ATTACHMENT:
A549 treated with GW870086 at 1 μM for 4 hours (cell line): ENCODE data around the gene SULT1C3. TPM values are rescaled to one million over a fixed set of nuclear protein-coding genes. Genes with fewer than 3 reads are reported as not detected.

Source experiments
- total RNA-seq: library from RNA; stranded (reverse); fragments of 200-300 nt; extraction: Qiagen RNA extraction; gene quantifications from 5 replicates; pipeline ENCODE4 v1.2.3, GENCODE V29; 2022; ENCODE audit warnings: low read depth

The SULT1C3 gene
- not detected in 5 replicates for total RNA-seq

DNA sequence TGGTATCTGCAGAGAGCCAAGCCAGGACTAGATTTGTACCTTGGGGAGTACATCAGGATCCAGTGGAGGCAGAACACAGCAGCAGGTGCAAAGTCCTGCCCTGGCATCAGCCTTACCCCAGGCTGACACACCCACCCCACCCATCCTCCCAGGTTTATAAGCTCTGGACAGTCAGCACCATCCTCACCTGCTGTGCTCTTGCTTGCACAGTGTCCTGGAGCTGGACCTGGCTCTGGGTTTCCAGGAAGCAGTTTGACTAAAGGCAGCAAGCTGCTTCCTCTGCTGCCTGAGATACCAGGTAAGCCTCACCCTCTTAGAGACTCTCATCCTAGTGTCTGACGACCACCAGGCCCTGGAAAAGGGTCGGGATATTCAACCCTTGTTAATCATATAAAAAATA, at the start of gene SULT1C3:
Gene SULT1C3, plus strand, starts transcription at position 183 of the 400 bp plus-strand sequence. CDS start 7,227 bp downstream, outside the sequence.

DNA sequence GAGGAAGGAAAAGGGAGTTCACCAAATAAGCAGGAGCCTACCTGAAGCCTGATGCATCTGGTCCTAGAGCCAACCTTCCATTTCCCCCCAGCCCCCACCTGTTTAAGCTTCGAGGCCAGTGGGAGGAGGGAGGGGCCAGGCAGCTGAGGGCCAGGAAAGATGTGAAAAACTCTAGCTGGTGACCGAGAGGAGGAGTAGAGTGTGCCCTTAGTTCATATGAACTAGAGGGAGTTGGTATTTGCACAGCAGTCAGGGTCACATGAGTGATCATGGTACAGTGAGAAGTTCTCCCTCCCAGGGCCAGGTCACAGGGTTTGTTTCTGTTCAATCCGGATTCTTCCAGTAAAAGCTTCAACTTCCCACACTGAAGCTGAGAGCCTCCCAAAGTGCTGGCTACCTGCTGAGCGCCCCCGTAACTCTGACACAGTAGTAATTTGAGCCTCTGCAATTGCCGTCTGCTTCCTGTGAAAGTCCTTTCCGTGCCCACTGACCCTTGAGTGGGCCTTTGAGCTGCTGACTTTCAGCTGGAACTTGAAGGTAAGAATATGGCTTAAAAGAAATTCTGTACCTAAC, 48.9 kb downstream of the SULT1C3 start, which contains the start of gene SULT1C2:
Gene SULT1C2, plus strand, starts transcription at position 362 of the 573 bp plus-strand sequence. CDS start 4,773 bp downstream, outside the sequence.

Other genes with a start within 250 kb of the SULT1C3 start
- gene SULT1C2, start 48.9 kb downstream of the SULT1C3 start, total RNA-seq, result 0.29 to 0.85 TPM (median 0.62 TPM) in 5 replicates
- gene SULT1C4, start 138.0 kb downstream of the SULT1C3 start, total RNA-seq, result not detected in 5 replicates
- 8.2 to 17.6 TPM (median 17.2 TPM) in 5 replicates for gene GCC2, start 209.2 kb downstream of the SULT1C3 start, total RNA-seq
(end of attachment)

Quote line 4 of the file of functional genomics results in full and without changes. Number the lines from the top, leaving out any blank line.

The SULT1C3 gene